Defensive back: This should be the main priority in this class. The Cavaliers will lose four DBs, including two starting safeties in Rodney McCleod and Corey Mosley, and standout cornerback Chase Minnifield. They’ll also miss Dom Joseph, who came in for the nickel packages. Demetrious Nicholson, who started as a true freshman last year, is suddenly the veteran of the group.
Offensive line: The Hoos will have to replace their starting center and left guard. Redshirt freshman center Cody Wallace could get a promotion, and sophomore right guard Luke Bowanko started in the bowl game. They’ve got some big bodies waiting in the wings, but they’ll have some questions to answer here this spring.
Kickers: This position needs to be rebuilt, as the Cavaliers lose Robert Randolph, who finished sixth all time in scoring at UVa, kickoff specialist Chris Hinkebein, and four-year punter Jimmy Howell. The position is wide open heading into the spring.
Running back: This one is a no-brainer, as the Hokies have lost four players here in the past two years. David Wilson and his backup, Josh Oglesby, were the latest to depart, and Tony Gregory just had ACL surgery and is out for the spring. The staff likes Michael Holmes, who redshirted last year, and J.C. Coleman enrolled last week.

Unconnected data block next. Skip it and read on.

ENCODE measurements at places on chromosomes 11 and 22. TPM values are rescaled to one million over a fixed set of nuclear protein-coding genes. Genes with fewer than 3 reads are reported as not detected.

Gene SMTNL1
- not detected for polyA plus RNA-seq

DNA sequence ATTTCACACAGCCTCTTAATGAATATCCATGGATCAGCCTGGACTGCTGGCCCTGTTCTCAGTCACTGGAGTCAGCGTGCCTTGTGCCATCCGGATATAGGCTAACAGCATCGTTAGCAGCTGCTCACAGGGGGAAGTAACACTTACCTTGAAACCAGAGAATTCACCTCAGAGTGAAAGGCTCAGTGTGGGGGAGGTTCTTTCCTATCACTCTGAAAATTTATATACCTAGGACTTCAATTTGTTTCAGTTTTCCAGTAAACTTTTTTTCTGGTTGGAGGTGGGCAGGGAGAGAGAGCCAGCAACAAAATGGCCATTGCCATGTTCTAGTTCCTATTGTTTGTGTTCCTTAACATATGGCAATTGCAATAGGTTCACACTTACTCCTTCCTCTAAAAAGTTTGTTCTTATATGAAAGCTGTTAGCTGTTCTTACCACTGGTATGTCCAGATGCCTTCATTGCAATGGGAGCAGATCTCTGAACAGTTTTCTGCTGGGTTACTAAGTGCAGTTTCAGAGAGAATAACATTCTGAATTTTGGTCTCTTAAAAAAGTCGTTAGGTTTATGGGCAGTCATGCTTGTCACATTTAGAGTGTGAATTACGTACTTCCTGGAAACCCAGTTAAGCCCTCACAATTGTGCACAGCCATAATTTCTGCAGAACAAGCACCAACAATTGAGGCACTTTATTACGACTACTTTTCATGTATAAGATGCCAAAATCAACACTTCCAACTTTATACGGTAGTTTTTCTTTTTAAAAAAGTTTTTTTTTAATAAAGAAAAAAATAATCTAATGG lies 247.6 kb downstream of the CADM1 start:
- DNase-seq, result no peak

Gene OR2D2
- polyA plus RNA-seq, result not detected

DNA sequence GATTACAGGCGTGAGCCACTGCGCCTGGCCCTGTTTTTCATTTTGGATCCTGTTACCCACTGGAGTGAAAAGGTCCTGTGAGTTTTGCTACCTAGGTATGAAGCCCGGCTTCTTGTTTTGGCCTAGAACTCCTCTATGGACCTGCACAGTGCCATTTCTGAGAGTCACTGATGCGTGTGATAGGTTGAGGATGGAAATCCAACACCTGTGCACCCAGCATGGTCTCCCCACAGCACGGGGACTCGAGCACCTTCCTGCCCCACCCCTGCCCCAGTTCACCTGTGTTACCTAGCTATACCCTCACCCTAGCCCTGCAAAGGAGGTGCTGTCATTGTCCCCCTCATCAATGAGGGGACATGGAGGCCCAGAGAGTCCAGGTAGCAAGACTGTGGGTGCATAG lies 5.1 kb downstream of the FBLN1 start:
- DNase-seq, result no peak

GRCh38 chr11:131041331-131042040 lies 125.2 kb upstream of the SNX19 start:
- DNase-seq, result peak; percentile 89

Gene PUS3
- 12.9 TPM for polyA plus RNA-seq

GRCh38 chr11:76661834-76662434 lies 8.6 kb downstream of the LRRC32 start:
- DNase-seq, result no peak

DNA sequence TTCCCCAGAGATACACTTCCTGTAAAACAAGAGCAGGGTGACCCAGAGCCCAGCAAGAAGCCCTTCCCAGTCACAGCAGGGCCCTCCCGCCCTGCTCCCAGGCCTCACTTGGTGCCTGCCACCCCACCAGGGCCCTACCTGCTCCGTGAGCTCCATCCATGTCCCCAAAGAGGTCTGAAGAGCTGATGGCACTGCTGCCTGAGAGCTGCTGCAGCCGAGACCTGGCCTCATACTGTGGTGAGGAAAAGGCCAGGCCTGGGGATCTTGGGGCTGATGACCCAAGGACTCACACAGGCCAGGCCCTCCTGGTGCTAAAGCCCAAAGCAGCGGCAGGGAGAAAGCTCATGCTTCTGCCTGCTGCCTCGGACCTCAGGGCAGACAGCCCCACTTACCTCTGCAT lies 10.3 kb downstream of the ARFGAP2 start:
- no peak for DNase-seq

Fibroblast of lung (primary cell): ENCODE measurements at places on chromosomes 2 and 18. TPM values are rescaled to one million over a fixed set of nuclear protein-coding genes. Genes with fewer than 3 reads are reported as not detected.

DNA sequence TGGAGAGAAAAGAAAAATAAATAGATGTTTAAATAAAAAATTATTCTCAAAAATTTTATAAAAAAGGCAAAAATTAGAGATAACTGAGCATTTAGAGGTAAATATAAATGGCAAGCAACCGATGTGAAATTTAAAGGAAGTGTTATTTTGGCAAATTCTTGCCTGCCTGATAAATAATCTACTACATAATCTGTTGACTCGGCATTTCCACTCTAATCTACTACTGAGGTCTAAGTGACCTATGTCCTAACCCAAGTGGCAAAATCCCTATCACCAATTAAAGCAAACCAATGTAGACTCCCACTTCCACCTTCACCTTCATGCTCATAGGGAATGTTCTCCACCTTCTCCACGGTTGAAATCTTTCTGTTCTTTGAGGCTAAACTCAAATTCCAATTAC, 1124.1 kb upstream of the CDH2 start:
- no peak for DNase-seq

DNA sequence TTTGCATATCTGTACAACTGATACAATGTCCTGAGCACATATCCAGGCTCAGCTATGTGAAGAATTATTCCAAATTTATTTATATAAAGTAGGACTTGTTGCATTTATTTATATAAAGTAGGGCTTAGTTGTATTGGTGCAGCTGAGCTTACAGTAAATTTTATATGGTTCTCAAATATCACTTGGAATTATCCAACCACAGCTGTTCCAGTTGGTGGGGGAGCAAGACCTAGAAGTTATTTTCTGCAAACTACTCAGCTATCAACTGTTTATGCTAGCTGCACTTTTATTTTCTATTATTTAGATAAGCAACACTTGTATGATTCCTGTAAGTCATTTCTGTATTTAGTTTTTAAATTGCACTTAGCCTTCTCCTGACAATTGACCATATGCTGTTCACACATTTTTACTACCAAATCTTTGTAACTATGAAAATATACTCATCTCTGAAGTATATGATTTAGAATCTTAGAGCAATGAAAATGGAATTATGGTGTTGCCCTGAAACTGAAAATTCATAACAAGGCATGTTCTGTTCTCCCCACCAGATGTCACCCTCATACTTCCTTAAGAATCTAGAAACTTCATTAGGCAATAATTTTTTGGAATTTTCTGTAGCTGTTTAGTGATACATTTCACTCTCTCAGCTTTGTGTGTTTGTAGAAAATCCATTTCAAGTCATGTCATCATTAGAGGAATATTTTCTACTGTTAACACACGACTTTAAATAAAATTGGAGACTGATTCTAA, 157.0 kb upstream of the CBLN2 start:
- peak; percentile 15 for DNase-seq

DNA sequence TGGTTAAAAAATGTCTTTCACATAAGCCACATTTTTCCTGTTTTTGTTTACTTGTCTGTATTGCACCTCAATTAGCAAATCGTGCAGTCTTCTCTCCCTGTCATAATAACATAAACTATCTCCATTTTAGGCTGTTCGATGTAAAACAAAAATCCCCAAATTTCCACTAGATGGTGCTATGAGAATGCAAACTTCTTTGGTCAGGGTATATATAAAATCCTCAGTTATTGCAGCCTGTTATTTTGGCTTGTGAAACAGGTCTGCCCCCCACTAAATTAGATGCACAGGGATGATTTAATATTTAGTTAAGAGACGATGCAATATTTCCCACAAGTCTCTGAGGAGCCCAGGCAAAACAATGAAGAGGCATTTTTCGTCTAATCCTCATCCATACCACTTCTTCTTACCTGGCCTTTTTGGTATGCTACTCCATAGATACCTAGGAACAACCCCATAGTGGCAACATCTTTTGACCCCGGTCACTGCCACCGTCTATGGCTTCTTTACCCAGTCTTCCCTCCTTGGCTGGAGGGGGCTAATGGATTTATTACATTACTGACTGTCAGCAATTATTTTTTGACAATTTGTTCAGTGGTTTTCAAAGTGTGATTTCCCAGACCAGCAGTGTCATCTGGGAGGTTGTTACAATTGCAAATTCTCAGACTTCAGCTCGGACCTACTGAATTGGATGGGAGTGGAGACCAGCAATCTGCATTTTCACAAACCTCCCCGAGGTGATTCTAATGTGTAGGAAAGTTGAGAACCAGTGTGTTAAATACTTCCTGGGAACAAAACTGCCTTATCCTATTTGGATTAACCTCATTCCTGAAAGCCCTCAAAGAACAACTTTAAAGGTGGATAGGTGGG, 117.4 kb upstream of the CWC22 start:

Receiver: The Hokies will miss Danny Coale and Jarrett Boykin, and next year’s class has three seniors in Dyrell Roberts, D.J. Coles, and Marcus Davis. The future of the position is young, and the staff is still going after several uncommitted players pretty hard.
Defensive line: This year’s class already includes at least five committed defensive linemen, and the Hokies will be particularly thin at noseguard. They had some players graduate early who didn’t play a lot, but at least provided depth.
Linebacker:The Hokies have four committed, and are still chasing another just to build the depth. The staff missed on some recruits at this position last year and would like to make up for it in this class.
ESPN.com is announcing its all-conference teams, and there was only one change here from the all-conference ACC team that the members of the Atlantic Coast Sports Media Association voted on in late November. Offensively, the biggest toss-up was Wake Forest receiver Chris Givens versus UNC’s Dwight Jones, but Givens did more with fewer catches. Defensively, it was difficult. I can understand why Virginia Tech and Florida State coaches and players felt slighted, but in the end, there were better individual performances elsewhere. Here’s a look at ESPN.com’s All-ACC team:
OFFENSIVE PLAYER OF THE YEAR:
Clemson quarterback Tajh Boyd: He certainly didn’t play his best game against Wake Forest, throwing two picks and having about five more that could have been intercepted. He was a major factor, though, in getting the Tigers back into the game. Boyd still leads the ACC in passing average per game and total offense. He has completed 61.5 percent of his passes for 3,017 yards, 27 touchdowns and seven interceptions.